Tag Archive for China

permanent agriculture and the anthropology of waste

This term I have the privilege of co-teaching a new seminar course at Queen’s (with Emily Hill) on the topic of Green China: Environment, Culture, Politics. The course examines the intersections between religion, culture, politics, and the natural environment in China over the past century. One of the first books we read was Farmers of Forty…

religion, ecology and nationalism

Should environmentalists support conservation projects that also serve to bolster right wing nationalist agendas? This was one of the questions that was discussed last month at the annual meeting of the American Academy of Religion, in San Francisco. I spoke on a panel organized by the Religion and Ecology section which featured a vibrant discussion on…

ecological civilization

I was in Beijing and Tianjin recently for a week of conferences related to “ecological civilization” (shengtai wenming 生态文明) an important new buzzword, the precise meaning of which thought leaders and government officials are vying to define. The first conference I attended was one on “Traditional Culture and Ecological Civilization”, held in conjunction with the…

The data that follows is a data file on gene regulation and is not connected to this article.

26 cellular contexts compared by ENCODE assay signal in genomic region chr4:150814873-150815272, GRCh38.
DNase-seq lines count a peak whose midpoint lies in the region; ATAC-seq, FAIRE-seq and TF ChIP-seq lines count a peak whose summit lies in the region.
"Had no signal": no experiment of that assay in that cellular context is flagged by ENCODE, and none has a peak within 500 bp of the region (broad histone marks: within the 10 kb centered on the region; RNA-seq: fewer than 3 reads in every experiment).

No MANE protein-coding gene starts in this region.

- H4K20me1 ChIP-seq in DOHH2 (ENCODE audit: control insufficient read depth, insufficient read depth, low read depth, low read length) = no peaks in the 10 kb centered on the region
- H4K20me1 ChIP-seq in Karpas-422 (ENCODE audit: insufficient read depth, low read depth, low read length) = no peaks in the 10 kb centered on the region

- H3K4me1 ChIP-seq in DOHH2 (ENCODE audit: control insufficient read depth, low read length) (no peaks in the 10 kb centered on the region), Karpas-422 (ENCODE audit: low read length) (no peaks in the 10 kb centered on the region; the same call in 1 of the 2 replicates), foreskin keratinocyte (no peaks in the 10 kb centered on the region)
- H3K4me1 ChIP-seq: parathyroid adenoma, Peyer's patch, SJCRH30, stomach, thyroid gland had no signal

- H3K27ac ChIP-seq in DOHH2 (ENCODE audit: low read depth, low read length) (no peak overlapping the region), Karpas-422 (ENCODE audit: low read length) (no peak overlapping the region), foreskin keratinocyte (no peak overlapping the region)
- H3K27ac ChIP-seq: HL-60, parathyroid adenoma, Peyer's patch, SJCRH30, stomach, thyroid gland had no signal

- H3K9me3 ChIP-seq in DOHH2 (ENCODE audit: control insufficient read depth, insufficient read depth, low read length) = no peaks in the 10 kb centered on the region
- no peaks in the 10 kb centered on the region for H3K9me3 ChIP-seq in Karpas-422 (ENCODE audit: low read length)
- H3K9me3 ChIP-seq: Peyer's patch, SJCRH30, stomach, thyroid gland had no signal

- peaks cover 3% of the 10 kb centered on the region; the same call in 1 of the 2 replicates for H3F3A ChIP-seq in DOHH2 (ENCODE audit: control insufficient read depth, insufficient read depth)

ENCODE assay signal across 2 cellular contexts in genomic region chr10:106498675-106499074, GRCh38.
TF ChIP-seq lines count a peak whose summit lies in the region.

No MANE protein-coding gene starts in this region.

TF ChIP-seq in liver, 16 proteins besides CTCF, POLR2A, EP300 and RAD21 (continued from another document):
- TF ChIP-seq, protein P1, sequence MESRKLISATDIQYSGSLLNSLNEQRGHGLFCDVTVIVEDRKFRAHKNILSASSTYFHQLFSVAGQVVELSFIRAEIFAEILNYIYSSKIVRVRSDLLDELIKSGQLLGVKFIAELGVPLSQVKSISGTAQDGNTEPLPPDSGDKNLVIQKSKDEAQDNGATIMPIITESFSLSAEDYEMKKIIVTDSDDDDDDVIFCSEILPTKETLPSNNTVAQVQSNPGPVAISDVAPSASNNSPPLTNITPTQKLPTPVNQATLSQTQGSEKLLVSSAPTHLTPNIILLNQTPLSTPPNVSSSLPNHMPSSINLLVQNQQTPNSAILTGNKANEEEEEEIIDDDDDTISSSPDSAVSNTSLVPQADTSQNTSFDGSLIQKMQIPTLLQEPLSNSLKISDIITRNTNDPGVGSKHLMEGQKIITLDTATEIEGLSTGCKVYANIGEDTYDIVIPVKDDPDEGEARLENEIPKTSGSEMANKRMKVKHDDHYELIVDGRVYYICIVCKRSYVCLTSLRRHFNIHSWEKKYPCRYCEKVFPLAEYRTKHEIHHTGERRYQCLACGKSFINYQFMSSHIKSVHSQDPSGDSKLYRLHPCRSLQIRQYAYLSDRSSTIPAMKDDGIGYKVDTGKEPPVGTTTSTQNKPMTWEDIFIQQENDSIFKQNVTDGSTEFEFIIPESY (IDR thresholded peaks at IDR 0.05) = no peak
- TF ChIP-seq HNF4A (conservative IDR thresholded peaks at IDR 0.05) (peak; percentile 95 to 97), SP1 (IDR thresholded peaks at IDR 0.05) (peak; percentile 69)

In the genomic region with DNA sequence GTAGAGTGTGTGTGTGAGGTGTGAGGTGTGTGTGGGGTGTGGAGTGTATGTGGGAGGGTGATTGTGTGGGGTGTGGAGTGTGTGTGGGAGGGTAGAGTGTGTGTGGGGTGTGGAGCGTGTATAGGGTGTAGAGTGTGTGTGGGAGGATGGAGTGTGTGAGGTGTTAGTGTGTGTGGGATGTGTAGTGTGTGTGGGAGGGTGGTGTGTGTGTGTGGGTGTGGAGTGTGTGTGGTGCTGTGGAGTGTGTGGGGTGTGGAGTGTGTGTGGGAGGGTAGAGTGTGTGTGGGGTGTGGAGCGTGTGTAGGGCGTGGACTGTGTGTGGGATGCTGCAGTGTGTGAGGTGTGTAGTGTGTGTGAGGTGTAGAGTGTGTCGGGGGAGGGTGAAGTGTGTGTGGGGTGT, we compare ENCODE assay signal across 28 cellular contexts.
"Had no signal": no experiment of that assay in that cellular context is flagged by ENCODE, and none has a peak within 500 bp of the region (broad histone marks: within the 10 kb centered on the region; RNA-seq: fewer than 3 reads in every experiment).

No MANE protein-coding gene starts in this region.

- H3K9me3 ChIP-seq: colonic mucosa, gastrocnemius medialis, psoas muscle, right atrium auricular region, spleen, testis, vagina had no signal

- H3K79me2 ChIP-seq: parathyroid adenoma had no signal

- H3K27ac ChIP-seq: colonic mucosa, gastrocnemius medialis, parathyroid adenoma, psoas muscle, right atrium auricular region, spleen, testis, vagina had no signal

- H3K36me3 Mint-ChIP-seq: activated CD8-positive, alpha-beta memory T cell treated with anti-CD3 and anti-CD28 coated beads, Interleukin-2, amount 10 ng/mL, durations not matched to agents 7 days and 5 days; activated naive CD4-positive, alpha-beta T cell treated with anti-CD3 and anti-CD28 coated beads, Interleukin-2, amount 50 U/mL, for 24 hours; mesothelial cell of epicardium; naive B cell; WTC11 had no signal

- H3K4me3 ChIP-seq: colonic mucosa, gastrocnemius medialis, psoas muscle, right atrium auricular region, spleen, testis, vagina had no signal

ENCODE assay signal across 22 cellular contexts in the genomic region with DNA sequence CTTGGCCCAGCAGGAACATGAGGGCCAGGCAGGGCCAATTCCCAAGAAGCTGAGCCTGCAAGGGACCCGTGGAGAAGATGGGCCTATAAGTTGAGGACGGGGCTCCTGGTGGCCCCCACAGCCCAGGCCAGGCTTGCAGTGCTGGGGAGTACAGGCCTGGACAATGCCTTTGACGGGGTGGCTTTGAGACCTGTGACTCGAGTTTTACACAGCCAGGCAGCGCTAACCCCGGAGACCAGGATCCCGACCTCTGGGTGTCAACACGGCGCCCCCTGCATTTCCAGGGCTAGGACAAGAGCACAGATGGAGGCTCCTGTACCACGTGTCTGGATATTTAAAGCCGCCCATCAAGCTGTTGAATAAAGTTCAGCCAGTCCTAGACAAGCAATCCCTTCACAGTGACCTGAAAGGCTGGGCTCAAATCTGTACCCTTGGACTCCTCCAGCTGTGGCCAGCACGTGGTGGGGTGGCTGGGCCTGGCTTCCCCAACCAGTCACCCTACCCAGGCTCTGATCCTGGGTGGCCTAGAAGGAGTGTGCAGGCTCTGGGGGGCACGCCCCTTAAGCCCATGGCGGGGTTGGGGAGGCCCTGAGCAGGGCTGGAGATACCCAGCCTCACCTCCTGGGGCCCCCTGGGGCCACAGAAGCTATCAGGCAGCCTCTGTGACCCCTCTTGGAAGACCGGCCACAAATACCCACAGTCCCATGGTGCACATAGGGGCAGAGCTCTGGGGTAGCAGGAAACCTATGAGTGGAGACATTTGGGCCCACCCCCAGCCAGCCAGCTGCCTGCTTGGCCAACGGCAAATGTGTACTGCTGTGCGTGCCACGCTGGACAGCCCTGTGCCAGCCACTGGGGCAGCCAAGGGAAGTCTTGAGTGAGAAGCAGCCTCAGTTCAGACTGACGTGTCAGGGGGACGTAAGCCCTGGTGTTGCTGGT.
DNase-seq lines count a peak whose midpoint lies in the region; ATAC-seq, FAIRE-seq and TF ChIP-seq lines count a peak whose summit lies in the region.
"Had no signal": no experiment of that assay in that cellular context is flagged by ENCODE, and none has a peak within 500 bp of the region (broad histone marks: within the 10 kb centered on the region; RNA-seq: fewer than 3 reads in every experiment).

china’s green religion

I’m at the First Summit on Laozi and Daoist Culture, which is taking place this week in Beijing. The Summit is the work of Prof. Hu Fuchen, one of the leading scholars of Daoism, and a professor at the Chinese Academy of Social Sciences. This morning, we had the opening ceremony, which was held in…

china’s transition to sustainability

The following is reproduced from today’s Kingston Whig-Standard.   Change in offing in China, prof says Posted By PAUL SCHLIESMANN Behind today’s show of military might celebrating its 60th anniversary, the People’s Republic of China is undergoing significant environmental policy change, according to a Queen’s University professor. “Economic expansion has been successful in terms of…

what climate change means for religion in china

Much intellectual discourse about Chinese philosophical and religious views of nature focuses on ideals such as harmony between humans and the natural world, or “forming one body with heaven and earth” (tian ren he yi). But when it comes to historical studies of Chinese environmental history, it’s hard to find instances of where this ideal…